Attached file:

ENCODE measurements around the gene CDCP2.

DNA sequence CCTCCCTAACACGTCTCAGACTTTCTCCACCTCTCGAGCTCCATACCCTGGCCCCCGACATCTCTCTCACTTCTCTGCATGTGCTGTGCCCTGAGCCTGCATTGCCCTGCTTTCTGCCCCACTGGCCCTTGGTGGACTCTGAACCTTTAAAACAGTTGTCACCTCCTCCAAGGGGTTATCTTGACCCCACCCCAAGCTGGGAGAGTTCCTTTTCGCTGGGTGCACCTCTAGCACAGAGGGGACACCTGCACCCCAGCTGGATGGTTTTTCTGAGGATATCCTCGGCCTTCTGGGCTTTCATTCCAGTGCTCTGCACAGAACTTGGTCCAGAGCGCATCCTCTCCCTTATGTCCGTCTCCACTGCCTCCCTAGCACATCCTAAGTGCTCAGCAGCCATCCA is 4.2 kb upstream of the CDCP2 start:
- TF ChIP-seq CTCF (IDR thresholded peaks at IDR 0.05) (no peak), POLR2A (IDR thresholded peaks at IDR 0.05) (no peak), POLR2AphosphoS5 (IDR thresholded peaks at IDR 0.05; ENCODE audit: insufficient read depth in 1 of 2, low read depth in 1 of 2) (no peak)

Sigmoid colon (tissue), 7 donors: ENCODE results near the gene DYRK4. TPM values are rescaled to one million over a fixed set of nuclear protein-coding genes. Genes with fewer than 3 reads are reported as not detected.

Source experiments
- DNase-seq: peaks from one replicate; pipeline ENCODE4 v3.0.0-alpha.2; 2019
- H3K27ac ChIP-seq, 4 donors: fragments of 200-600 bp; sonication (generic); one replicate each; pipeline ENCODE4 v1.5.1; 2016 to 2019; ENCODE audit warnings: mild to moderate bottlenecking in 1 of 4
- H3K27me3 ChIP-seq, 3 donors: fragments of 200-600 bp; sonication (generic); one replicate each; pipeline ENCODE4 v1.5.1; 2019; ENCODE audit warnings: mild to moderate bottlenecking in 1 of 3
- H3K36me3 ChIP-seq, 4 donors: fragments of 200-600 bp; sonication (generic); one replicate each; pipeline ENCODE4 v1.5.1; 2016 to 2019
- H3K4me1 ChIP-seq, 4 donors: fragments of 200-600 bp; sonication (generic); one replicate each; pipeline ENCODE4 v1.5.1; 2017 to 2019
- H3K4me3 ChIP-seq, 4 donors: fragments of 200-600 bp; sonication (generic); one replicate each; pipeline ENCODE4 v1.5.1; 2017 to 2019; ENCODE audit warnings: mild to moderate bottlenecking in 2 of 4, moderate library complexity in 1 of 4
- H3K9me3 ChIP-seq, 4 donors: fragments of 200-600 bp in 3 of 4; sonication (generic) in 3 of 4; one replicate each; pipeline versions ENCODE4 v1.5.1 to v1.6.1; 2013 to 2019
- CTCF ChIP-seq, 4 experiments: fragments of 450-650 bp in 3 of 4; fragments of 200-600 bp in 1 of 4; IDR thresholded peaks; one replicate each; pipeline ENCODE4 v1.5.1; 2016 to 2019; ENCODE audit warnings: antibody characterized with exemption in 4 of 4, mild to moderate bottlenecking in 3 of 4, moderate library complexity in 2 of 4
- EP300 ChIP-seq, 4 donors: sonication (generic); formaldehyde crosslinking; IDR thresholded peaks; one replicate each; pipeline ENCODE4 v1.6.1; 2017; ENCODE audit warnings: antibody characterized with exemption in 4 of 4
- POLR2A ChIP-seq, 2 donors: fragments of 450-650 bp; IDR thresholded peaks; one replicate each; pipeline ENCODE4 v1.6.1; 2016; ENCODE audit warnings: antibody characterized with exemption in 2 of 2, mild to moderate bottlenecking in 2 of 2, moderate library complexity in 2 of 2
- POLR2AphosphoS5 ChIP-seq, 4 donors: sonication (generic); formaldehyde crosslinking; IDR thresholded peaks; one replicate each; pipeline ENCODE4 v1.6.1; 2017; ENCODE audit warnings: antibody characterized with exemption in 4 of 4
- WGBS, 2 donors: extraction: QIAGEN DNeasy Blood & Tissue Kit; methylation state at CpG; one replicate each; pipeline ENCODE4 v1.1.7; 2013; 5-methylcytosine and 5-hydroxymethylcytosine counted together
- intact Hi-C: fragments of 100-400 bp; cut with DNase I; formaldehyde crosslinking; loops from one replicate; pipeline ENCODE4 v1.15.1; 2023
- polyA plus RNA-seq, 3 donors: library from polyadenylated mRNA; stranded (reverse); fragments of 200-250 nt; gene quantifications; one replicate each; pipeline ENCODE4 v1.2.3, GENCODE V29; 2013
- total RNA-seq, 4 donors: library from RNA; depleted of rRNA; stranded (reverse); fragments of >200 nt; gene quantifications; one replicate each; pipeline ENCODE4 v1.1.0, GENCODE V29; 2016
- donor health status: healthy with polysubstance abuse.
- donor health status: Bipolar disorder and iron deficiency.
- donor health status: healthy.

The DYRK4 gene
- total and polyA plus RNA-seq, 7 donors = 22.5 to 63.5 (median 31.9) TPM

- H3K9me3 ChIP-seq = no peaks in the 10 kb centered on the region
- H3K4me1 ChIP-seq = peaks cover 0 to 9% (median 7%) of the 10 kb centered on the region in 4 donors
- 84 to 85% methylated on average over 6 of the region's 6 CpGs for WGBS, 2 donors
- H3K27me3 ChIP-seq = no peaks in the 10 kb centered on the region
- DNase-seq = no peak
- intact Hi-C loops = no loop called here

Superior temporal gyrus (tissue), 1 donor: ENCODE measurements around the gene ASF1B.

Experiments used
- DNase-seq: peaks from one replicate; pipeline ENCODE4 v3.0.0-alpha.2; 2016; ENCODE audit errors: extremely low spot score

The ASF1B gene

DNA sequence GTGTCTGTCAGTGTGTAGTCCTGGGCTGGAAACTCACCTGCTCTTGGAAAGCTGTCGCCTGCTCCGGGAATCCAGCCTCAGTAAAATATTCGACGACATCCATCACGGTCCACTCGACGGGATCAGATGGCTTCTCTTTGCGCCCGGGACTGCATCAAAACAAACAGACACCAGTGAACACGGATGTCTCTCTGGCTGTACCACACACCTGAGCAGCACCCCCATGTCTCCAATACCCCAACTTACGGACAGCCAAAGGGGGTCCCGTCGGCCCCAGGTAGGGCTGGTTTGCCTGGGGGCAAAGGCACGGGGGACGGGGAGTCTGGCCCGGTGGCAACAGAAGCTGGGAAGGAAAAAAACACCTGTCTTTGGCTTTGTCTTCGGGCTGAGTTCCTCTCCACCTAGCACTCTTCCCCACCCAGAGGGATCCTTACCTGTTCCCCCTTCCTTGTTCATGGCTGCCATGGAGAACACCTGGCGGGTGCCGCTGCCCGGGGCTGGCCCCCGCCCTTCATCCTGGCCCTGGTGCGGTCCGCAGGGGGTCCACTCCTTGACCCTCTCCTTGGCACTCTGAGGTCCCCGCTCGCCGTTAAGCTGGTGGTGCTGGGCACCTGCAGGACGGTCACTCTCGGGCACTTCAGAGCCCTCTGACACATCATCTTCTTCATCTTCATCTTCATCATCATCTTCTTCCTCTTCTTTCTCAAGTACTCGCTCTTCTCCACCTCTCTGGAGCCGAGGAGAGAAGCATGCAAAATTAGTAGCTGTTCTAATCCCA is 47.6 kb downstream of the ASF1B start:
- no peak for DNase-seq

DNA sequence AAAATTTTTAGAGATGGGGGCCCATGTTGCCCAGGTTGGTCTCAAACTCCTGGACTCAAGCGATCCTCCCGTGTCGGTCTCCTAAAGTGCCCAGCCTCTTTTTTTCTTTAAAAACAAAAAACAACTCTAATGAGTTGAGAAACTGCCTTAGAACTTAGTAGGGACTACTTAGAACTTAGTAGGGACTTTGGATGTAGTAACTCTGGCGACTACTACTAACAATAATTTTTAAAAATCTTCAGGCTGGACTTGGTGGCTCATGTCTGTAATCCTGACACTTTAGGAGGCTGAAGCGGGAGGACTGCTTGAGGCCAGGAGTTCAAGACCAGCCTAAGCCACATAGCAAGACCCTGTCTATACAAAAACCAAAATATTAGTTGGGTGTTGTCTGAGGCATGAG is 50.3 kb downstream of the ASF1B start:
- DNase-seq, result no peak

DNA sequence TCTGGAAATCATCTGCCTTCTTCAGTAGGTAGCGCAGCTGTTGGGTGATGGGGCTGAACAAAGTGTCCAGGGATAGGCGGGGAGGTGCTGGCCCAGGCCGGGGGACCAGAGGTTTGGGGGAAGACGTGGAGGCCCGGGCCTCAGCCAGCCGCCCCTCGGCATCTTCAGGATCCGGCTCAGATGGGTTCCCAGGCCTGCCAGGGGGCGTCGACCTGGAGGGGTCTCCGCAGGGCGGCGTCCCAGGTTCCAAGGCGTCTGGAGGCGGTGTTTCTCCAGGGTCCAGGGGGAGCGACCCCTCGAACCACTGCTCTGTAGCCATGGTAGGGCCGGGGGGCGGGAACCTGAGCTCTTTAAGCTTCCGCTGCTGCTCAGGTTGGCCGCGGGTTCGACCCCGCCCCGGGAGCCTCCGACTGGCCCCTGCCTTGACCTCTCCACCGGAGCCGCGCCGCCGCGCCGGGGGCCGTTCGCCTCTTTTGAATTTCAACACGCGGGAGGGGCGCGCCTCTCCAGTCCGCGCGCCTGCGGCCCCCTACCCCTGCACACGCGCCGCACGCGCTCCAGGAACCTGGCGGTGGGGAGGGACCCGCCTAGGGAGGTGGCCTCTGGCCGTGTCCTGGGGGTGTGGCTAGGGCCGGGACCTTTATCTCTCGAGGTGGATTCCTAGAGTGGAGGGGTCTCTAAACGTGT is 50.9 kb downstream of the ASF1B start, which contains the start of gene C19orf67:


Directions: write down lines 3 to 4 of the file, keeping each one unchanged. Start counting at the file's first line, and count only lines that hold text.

- TF ChIP-seq CTCF (IDR thresholded peaks at IDR 0.05) (no peak), POLR2A (IDR thresholded peaks at IDR 0.05) (no peak), POLR2AphosphoS5 (IDR thresholded peaks at IDR 0.05; ENCODE audit: insufficient read depth in 1 of 2, low read depth in 1 of 2) (no peak)

Sigmoid colon (tissue), 7 donors: ENCODE results near the gene DYRK4. TPM values are rescaled to one million over a fixed set of nuclear protein-coding genes. Genes with fewer than 3 reads are reported as not detected.